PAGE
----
If we have briefly indicated what general system theory means, it will avoid misunderstanding also to state what it is not. It has been objected that system theory amounts to no more than the trivial fact that mathematics of some sort can be applied to different sorts of problems. For example, the law of exponential growth is applicable to very different phenomena, from radioactive decay to the extinction of human populations with insufficient reproduction. This, however, is so because the formula is one of the simplest differential equations, and can therefore be applied to quite different things. Therefore, if so- called isomorphic laws of growth occur in entirely different processes, it has no more significance than the fact that elementary arith- methic is applicable to all countable objects, that 2 plus 2 make 4, irrespective of whether the counted objects are apples, atoms or galaxies.

The answer to this is as follows. Not just in the example quoted by way of simple illustration, but in the development of system theory, the question is not the application of well-known mathematical expressions. Rather, problems are posed that are novel and partly far from solution. As mentioned, the method of classical science was most appropriate for phenomena that either can be resolved into isolated causal chains, or are the statistical outcome of an “infinite” number of chance processes, as is true of statistical mechanics, the second principle of thermodynamics and all laws deriving from it. The classical modes of thinking, however, fail in the case of interaction of a large but limited number of elements or processes. Here those problems arise which are circumscribed by such notions as wholeness, organization and the like, and which demand new ways of mathematical thinking.

Another objection emphasizes the danger that general system theory may end up in meaningless analogies. This danger indeed exists. For example, it is a widespread idea to look at the state or the nation as an organism on a superordinate level. Such a theory, however, would constitute the foundation for a totalitarian state, within which the human individual appears like an insignificant cell in an organism or an unimportant worker in a beehive.

But general system theory is not a search for vague and superficial analogies. Analogies as such are of little value since besides similarities between phenomena, dissimilarities can always be found as well. The isomorphism under discussion is more than mere analogy. It is a consequence of the fact that, in certain respects, corresponding abstractions and conceptual models can be applied to different phenomena. Only in view of these aspects will system laws apply. This is not different from the general procedure in science. It is the same situation as when the law of gravitation applies to Newton’s apple, the planetary system, and tidal phenomena. This means that in view of certain limited aspects a theoretical system, that of mechanics, holds true; it does not mean that there is a particular resemblance between apples, planets, and oceans in a great number of other aspects.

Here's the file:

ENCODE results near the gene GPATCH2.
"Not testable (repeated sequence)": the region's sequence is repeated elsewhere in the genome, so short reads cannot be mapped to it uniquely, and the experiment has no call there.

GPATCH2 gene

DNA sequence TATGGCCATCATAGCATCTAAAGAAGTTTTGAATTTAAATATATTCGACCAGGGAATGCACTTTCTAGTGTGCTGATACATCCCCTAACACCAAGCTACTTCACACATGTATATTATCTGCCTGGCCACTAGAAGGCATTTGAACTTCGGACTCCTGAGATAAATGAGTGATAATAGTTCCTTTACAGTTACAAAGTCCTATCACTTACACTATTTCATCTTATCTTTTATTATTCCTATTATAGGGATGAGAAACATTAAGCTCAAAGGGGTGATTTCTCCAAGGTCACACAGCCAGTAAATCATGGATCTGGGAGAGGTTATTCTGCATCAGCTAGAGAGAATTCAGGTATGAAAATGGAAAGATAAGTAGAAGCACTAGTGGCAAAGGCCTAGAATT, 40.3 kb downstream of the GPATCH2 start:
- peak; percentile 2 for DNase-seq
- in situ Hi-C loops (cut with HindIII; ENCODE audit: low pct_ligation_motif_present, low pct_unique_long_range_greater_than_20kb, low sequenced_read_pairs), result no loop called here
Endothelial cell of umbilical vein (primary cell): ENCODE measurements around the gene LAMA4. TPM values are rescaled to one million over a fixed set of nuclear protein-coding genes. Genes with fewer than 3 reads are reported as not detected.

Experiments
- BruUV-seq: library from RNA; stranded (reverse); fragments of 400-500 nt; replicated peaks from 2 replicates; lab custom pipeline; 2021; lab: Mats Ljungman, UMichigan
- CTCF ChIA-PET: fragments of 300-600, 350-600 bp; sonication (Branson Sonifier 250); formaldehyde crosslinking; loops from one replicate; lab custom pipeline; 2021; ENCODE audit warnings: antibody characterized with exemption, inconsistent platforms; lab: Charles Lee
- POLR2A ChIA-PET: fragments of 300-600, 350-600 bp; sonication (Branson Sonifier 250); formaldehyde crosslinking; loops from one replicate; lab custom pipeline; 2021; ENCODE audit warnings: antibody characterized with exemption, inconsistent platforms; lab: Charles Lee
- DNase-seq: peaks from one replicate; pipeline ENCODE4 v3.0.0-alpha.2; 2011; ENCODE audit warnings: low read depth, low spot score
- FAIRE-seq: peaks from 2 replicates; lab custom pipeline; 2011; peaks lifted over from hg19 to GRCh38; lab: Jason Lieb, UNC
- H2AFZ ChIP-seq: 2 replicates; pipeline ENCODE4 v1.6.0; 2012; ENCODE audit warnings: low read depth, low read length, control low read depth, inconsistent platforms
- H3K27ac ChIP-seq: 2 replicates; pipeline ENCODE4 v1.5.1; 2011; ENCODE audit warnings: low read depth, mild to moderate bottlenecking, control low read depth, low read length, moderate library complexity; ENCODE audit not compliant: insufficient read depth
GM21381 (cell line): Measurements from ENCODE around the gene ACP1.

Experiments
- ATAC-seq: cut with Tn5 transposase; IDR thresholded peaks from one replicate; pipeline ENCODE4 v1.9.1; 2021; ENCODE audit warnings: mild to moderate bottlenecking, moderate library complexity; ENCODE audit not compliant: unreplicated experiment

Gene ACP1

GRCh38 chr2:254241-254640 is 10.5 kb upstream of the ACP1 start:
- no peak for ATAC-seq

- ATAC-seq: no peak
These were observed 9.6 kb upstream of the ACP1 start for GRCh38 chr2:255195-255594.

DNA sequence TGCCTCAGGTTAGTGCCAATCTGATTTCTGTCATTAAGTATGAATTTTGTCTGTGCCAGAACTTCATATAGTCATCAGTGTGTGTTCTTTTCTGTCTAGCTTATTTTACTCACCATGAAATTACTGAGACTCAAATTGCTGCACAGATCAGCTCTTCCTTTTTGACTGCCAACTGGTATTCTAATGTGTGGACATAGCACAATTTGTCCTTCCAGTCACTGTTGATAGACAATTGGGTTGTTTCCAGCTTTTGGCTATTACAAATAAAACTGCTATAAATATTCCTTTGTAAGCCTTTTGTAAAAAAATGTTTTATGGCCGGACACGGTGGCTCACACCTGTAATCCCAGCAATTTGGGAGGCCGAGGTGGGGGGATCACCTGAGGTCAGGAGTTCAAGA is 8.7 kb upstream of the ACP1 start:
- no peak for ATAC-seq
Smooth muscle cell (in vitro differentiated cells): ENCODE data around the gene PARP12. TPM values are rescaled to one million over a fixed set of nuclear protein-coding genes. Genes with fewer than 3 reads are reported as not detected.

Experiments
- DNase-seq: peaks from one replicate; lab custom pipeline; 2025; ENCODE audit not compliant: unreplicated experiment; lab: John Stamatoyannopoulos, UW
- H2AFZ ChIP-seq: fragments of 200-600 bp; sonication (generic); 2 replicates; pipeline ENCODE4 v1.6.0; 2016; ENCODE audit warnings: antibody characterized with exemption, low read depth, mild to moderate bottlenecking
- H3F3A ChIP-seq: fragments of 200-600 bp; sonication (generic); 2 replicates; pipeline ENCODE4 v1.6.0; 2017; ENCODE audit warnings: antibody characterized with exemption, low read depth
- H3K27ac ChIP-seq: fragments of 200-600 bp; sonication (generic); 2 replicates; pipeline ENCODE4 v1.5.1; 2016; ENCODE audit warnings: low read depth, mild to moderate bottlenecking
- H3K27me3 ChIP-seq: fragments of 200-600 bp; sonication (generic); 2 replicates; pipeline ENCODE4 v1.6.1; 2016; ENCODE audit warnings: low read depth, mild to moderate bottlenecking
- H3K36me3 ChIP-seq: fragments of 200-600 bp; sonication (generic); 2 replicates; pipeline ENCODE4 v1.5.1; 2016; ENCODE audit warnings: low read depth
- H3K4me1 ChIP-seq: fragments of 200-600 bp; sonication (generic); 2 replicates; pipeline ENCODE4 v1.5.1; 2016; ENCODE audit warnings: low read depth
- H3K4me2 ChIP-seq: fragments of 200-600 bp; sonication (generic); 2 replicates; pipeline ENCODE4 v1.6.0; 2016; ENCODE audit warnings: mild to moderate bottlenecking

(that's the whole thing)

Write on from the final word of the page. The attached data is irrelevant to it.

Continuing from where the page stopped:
A third objection claims that system theory lacks explanatory value. For example, certain aspects of organic purposiveness, such as the so- called equifinality of developmental processes (p. 40), are open to system-theoretical interpretation. Nobody, however, is today capable of defining in detail the processes leading from an animal ovum to an organism with its myriad of cells, organs, and highly complicated functions.

Here we should consider that there are degrees in scientific ex- planation, and that in complex and theoretically little-developed fields we have to be satisfied with what the economist Hayek has justly termed “explanation in principle.” An example may show what is meant.

Theoretical economics is a highly developed system, presenting elaborate models for the processes in question. However, professors of economics, as a rule, are not millionaires. In other words, they can explain economic phenomena well “in principle” but they are not able to predict fluctuations in the stock market with respect to certain shares or dates. Explanation in principle, however, is better than none at all. If and when we are able to insert the necessary parameters, system- theoretical explanation “in principle” becomes a theory, similar in structure to those of physics.

Source: Bertalanffy Ludwig Von (1969), General System Theory: Foundations, Development, Applications, George Braziller Inc.; Revised edition.